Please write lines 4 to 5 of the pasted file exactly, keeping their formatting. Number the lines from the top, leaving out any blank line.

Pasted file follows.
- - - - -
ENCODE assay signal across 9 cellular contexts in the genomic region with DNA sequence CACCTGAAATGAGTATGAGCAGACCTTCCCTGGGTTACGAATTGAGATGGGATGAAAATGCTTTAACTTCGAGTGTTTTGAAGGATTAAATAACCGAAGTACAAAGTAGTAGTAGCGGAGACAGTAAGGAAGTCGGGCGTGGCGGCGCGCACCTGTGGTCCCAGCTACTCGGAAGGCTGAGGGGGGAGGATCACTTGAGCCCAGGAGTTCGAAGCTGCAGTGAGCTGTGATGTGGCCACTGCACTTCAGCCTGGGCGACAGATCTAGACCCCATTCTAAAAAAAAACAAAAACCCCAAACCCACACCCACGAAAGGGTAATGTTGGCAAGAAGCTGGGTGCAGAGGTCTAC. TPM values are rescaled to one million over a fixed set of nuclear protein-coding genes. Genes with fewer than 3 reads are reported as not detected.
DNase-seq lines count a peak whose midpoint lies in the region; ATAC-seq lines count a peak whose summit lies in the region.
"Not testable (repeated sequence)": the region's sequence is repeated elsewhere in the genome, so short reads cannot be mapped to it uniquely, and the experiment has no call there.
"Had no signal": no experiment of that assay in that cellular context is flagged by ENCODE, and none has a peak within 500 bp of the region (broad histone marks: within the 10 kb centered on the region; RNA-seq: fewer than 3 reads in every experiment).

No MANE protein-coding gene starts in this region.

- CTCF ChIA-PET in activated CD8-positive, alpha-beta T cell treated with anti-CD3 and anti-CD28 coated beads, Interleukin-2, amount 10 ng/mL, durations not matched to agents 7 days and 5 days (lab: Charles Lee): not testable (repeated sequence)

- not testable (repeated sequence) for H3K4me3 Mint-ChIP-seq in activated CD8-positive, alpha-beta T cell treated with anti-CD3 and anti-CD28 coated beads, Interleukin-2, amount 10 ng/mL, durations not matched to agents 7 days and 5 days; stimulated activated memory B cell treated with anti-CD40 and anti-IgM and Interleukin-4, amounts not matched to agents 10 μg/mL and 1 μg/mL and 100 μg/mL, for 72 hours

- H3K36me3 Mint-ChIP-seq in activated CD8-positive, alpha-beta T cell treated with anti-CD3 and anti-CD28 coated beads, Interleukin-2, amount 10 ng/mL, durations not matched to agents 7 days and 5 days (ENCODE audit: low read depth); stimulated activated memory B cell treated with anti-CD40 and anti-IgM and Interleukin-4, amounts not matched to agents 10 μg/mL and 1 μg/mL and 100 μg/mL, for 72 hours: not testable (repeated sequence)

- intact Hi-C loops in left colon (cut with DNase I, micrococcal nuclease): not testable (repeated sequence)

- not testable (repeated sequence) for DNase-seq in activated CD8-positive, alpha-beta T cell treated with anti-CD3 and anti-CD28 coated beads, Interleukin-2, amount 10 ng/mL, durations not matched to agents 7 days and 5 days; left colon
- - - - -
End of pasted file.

"Had no signal": no experiment of that assay in that cellular context is flagged by ENCODE, and none has a peak within 500 bp of the region (broad histone marks: within the 10 kb centered on the region; RNA-seq: fewer than 3 reads in every experiment).

No MANE protein-coding gene starts in this region.